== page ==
Two Farewells

Posted on June 11, 2018

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Life in the Boomer Lane’s travel to Turkey, Bahrain, and Dubai actually began in Brooklyn.  There, she engaged in her usual pastime of enjoying the company of her daughter, son-in-law and three grandsons, as well as testing the limits of her back by hoisting her youngest grandson, almost two-years-old, into and out of his crib and high chair.

From Brooklyn, LBL took a train to Philly, in order to visit her friend Janice, on hospice care in a hospital. On the train, LBL experienced the first twinge of discomfort, as though a tiny knife were being repeatedly inserted into her back. By the time she reached Philly, the knife had achieved steak knife size. By the time she arrived at the hospital, the knife was hovering at butcher knife status.

LBL lasted for about an hour, completely obsessed with the pain, and then had to admit to her three friends there that the pain was becoming alarming and she had to get on a train go home. Janice, in a wheelchair and on oxygen and about to be moved to the hospice wing of the hospital, used her ever-diminishing breath to loudly declare “Get her out of here!  She needs medical attention immediately!”  The three left the hospital, as a very concerned Janice waved good-bye.

Back at Phyllis’ house, LBL considered her options. Go home on the next train or take pain meds that Phyllis offered that LBL had never heard of. She opted for the meds. She opted again throughout the night, and again at 5:30 AM, until she developed a massive reaction to the meds. It felt like an extreme version of the flu, while being stabbed repeatedly in the back by a large sword.  It was now three days before she was due to leave on her trip.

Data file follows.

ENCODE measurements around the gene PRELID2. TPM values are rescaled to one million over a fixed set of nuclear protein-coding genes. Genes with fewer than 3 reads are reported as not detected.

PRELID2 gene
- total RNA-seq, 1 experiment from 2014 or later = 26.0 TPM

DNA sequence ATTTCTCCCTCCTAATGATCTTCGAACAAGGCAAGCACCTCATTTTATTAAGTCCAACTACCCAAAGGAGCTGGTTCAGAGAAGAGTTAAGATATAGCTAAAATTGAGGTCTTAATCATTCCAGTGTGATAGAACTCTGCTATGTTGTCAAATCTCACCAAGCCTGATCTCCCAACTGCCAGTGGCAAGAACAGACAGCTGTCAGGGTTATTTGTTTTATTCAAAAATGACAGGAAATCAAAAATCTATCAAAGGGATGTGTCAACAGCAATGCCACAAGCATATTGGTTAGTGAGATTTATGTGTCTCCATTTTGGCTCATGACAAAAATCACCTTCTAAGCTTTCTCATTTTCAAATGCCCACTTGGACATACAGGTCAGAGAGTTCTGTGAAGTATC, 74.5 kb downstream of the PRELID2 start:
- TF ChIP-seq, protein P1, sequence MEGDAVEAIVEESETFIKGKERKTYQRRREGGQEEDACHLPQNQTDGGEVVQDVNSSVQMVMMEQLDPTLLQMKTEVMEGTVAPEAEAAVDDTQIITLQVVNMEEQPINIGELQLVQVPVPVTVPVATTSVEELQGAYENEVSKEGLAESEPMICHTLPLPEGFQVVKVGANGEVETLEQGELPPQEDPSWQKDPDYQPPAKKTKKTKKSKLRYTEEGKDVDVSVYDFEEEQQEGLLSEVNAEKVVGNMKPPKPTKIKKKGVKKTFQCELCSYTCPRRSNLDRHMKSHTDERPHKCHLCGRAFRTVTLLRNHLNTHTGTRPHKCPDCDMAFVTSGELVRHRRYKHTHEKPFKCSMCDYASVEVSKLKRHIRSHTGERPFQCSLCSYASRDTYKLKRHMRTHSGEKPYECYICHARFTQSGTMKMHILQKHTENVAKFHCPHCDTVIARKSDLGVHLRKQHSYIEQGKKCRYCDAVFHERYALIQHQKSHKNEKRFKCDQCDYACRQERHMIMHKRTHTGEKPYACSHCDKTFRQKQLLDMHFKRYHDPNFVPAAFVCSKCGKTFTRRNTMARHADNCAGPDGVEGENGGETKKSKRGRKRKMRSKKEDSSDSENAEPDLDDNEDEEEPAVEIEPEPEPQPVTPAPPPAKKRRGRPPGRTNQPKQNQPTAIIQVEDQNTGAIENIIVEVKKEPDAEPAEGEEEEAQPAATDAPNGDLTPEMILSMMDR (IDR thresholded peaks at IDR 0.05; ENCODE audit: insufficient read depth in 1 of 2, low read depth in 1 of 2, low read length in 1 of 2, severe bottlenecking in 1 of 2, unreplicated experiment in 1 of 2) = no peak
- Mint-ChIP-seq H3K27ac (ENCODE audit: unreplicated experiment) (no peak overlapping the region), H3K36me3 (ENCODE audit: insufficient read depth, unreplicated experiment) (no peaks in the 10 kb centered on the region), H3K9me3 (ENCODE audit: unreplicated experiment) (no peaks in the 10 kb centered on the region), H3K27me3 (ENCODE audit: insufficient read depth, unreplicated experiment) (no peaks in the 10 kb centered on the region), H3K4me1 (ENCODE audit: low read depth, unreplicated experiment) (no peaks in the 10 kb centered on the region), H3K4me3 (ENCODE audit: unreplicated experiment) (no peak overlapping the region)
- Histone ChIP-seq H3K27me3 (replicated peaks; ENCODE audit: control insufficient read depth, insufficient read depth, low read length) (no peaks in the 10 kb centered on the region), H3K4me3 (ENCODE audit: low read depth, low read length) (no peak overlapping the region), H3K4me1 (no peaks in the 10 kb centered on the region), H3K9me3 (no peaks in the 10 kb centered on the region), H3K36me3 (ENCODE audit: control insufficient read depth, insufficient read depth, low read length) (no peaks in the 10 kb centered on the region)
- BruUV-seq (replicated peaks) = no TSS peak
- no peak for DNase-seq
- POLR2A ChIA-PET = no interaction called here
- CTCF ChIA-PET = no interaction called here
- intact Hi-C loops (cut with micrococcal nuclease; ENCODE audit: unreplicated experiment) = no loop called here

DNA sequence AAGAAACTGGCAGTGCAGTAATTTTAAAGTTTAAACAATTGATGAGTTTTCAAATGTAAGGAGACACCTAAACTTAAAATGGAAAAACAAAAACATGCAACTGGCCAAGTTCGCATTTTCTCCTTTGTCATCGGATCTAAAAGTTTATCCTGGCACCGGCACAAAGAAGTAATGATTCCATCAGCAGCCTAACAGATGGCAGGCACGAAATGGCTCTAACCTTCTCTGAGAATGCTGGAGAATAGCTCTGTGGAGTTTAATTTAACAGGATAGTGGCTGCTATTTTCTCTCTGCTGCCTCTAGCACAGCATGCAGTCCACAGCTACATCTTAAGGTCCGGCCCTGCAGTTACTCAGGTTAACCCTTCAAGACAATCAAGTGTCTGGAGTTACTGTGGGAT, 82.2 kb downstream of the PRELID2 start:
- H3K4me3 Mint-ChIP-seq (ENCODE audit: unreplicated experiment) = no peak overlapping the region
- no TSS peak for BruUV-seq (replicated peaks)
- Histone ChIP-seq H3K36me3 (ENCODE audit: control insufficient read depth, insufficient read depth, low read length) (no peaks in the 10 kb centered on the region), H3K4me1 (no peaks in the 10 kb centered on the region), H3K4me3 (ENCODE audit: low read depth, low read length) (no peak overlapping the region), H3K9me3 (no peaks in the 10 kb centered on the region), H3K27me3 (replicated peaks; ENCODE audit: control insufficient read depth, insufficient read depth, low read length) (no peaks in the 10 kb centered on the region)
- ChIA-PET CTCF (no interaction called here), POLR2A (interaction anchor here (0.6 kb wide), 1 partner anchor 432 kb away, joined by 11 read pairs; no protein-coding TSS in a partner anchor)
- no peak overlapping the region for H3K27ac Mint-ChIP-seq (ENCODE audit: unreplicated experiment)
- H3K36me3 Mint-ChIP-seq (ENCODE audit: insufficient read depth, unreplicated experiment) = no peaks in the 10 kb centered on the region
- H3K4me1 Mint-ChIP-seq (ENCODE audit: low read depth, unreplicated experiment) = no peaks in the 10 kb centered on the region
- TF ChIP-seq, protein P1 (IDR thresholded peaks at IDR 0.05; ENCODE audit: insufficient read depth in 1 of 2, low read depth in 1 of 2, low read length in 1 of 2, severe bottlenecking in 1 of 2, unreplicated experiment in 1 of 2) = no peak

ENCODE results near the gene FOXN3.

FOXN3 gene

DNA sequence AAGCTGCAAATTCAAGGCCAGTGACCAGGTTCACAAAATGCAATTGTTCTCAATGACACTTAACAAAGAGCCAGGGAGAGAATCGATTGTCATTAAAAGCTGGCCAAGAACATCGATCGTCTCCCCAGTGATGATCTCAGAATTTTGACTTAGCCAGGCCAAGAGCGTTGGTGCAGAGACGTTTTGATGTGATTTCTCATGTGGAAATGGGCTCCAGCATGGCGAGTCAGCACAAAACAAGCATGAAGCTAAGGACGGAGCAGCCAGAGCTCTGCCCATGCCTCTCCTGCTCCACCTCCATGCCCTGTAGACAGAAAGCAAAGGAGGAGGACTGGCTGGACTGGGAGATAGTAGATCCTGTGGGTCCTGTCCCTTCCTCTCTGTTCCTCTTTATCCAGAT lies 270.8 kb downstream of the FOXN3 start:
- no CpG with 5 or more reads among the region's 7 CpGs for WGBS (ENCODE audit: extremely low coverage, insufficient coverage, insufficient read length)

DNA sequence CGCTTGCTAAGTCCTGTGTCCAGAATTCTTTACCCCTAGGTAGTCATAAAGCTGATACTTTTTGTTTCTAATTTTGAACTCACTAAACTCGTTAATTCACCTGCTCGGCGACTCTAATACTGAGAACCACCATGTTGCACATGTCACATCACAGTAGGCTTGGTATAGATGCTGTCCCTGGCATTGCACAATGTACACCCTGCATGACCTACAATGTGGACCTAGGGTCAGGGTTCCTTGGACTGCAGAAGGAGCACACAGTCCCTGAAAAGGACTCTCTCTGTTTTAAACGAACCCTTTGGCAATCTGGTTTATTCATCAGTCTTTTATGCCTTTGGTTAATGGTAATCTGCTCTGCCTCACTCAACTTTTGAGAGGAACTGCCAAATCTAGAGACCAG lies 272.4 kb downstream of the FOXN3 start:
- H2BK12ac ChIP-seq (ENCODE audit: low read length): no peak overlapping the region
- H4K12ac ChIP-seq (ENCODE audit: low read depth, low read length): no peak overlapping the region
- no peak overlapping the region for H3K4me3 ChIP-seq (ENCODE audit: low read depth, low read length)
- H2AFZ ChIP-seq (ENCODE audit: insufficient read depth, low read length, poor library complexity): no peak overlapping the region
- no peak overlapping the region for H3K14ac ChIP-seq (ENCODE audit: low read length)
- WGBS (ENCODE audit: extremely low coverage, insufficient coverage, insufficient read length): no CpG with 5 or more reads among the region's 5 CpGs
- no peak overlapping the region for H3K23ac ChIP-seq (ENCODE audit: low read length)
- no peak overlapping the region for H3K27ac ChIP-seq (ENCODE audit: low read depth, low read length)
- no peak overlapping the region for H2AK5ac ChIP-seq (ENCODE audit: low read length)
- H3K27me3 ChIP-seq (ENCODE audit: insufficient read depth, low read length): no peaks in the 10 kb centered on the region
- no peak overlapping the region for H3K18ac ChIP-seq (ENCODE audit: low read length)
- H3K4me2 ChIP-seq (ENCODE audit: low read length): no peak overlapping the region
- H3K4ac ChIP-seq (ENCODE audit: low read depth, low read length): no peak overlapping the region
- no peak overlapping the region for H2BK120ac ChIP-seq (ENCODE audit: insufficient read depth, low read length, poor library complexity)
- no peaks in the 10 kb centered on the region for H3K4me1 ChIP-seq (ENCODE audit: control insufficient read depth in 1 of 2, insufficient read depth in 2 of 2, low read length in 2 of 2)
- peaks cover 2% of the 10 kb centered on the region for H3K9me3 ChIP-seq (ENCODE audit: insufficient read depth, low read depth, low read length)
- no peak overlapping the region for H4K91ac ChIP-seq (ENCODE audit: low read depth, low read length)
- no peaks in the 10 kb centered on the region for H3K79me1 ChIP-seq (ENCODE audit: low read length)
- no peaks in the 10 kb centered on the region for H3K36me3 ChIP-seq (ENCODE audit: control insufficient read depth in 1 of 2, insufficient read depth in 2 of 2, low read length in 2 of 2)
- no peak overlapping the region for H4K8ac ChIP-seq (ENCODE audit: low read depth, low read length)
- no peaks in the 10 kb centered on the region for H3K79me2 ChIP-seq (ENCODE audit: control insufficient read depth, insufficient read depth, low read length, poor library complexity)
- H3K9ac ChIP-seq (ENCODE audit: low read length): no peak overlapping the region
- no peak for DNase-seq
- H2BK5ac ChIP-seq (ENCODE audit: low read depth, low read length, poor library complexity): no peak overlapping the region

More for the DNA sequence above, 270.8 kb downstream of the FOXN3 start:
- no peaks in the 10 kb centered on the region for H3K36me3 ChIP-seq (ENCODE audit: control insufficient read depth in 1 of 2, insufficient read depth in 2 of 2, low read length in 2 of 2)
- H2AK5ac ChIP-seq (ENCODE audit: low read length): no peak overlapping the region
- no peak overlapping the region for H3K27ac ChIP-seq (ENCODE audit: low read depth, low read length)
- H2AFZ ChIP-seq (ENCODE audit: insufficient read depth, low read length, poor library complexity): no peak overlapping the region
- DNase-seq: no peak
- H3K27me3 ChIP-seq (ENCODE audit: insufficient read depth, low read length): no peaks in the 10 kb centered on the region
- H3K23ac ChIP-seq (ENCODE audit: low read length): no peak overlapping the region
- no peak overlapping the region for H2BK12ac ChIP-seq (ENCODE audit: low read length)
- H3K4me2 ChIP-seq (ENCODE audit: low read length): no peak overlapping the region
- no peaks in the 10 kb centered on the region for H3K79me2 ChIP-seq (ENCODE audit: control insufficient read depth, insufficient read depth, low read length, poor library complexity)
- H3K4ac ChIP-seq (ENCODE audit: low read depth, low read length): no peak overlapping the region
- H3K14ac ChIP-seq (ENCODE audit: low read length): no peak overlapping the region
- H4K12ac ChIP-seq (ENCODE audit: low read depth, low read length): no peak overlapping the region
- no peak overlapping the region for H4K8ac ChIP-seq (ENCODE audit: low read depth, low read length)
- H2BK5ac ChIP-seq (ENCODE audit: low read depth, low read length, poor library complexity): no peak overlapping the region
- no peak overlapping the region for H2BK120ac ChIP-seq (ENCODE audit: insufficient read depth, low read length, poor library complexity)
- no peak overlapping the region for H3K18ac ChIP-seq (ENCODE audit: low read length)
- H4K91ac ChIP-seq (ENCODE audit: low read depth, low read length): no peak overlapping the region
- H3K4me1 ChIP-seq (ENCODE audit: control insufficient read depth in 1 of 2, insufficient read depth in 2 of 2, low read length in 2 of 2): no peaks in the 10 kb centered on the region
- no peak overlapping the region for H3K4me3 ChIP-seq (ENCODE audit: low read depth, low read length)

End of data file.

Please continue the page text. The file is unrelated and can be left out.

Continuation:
LBL can’t tell you how she got back to DC, only that it was a miracle that she didn’t keel over onto the person seated next to her.  She made an emergency trip to the internist, who pronounced that she had pulled a muscle in her back and put her on pain meds that she had tolerated in the past. It was now two days before she was due to leave on her trip.

The next morning, she awoke with a sore throat and cough. She called the pulmonologist and asked for a prescription of antibiotics. As she is a loyal client of the pulmonologist, he consented. She promised not to take the antibiotics unless she “really, really” needed them, while on her trip. It was now one day before she was due to leave.

On the day she was to leave, the back pain became manageable. LBL packed, bringing an extra-large cosmetics bag for all the meds she might need while away.  She wrapped up last-minute details and headed for the airport.

By the time she arrived at the airport, all memories of the past few days dissolved. They were replaced by a giddy excitement of what lay ahead.  LBL, Now Husband, and LBL’s friends had wine at the airport and toasted to the adventure upon which they were about to embark.  LBL boarded the plane, pain-free and stress-free.  It was as if the last few days never occurred.

As it would transpire, Janice wouldn’t make it until LBL would return home to see her again.  LBL’s last memory of Janice would be Janice’s concern for LBL’s back pain, completely overriding her own pain and discomfort and terror, and her words, “Get her out of here! She needs medical attention immediately!” and the last frail, fierce hug she would give LBL.

Rest in peace, dear friend.  That final hug and those final words will stay with LBL forever.  

 

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